My War Story

This latest installment in our Lessons from War project, in which Jan C. Scruggs interviews prominent Americans about their experiences during the Vietnam War.

Barry McCaffrey is president of BR McCaffrey Associates LLC. He served in the U.S. Army for 32 years and retired as a four-star general. At retirement he was the most highly decorated serving general, having been awarded three Purple Heart medals for wounds received in his four combat tours—as well as twice awarded the Distinguished Service Cross, the nation’s second highest award for valor. He also twice was awarded the Silver Star for valor.

For five years after leaving the military, Barry McCaffrey served as the nation’s Cabinet Officer in charge of U.S. Drug Policy. He was confirmed for this position by unanimous vote by the U.S. Senate. For this period of public service, McCaffrey received many honors including: the Department of Health and Human Service Lifetime Achievement Award for Extraordinary Achievements in the Field of Substance Abuse Prevention (2004), the U.S. Coast Guard Distinguished Public Service Award, the Norman E. Zinberg Award of the Harvard Medical School, the Federal Law Enforcement Foundation’s National Service Award, and the Community Anti-Drug Coalitions of America Lifetime Achievement Award.

After leaving government service, McCaffrey served as the Bradley Distinguished Professor of International Security Studies from January 2001 to May 2005; and then as an adjunct professor of International Security Studies from May 2005 to December 2010 at the United States Military Academy at West Point, N.Y.

McCaffrey graduated from West Point with a Bachelor of Science in 1964; earned a master’s degree in American Government from American University; and attended the Harvard University National Security Program as well as the Business School Executive Education Program.

Q: Why did you want to attend West Point? How do you think that education impacted your military career?

A: I wanted to be a soldier from a young age. I grew up in a family where all the men went off to fight World War II.  My dad was a career soldier who served in three wars during eight years of combat—WWII, Korea, and Vietnam. He was twice awarded the Silver Star fighting in WWII and then Korea. West Point is a powerful shaping experience. Duty-Honor-Country. That is the message to a bunch of volunteers who start military service as teenagers.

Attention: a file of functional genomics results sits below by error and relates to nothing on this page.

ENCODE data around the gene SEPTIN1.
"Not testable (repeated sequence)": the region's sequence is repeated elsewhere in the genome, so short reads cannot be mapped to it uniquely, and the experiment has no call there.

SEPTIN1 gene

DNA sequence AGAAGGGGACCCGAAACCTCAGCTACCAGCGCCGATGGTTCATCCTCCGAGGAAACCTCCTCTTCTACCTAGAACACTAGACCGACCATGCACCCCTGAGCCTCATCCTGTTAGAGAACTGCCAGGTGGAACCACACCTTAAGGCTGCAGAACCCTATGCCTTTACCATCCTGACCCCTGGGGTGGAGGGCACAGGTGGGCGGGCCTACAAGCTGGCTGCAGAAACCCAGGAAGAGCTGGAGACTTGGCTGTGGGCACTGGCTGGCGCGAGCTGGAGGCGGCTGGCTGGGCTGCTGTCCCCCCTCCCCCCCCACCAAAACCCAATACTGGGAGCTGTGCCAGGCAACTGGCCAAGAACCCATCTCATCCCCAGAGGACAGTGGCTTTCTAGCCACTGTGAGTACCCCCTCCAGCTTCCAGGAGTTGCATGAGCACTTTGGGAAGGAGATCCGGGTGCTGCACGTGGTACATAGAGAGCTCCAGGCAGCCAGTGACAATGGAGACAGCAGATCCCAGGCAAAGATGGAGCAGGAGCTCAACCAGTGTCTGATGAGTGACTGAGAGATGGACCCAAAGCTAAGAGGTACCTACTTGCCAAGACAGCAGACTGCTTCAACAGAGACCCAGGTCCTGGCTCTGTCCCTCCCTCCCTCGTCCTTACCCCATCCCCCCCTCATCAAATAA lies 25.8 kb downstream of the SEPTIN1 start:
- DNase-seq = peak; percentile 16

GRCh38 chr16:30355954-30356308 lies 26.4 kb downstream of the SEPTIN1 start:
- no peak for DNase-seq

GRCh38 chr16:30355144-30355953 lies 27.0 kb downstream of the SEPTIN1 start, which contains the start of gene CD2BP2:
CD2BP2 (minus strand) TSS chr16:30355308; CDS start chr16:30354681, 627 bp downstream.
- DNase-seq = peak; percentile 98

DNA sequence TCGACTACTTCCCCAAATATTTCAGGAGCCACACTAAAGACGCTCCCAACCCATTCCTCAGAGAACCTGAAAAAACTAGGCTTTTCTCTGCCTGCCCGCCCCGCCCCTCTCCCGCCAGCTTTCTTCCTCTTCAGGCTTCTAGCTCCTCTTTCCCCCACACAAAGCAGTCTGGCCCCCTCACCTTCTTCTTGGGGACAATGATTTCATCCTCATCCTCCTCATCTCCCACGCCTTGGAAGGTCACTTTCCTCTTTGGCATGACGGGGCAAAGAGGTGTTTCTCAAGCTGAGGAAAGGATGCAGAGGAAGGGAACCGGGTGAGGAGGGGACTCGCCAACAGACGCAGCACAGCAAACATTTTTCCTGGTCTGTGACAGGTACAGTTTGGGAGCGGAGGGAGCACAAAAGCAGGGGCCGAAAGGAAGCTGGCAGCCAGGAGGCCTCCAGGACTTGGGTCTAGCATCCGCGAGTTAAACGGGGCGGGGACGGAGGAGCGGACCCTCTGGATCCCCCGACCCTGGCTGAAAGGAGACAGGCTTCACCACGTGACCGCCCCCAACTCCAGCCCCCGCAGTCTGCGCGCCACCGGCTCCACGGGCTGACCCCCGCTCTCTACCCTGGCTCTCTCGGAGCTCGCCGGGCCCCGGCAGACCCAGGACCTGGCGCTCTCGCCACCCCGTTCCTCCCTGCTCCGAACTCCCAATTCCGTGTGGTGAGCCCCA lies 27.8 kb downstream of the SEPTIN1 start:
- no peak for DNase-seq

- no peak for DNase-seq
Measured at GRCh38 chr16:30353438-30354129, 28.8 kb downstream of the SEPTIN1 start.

Q: You received two awards of the Distinguished Service Cross, two Silver Stars, and three awards of the Purple Hearts for actions during Vietnam, what do you think led you the be the kind of person/officer able to stay cool in those intense battle situations and protect your men? How much of it do you think is training, or individual character, or does a person just become very focused when such a situation demands it of you?

A: I was fortunate to have had a lot of training before I was first exposed to combat. Ranger School was the most important. My first assignment was as a platoon leader in the 82nd Airborne Division. We deployed to combat operations in the Dominican Republic Intervention. The senior officers were mostly combat veterans…and very focused on getting us ready to fight. The NCO’s were incredibly strong and experienced leaders. I had an additional year of training before serving in the Vietnamese Airborne Division as a lieutenant and captain. Finally, I was very conscious of the responsibility I had in combat to the soldiers I served with— I did not want to let them down.

Q: How did your experience in Vietnam shape the rest of your military career?

A: Service in Vietnam—particularly as a rifle company commander in B Co 2nd Bn 7th Cavalry 1968-69 dominated my view of my personal mission for 32 years of military service. The only reality in the armed forces is what happens with the small band of confused, scared, filthy, exhausted and young soldiers who are directly facing enemy fighters. It is a brutal life.  Americans are very good in combat. Lots of initiative. Great devotion to their buddies. Incredibly brave. Maintain humor in the face of great difficulties. They are natural fighters.

Q: What do you remember most from Vietnam? What were your major take aways?

A: Have a plan. Rehearse the plan. Dig and put out OP/LP’s. Be quiet on the battlefield when moving to contact. Control artillery and attack helicopters—they allow you to move and close and not take unacceptable casualties.  Security and OPSEC is everything—do not get surprised.  Make sure soldiers get sleep during combat. Get them fed. Keep them clean and shaven when possible. Keep their equipment operational.  Lead from the front. Never forget your honor—take care of prisoners and POW’s under your control.

Q:  What does the Vietnam Veterans Memorial mean to you?

A: Thousands of brave Americans who gave everything for America. Each lost trooper is a tragedy for their family which lasts forever. All of these honored KIA are an example to those who must fight in later years.

Q: Why do you think it’s important that young people learn about the Vietnam War and that Americans don’t forget the names on The Wall or those who served but made it home?

A: If we will not fight to protect ourselves, we will disappear as a free nation. This is not some theoretical or altruistic notion—this is reality. As we look at the troops fighting in Afghanistan and those who went into Iraq after the terrible attack on America during 9/11, we should be grateful that despite 56,000 U.S. killed and wounded—young Americans will still step forward to defend us. Thank God for the U.S. Armed Forces.

 

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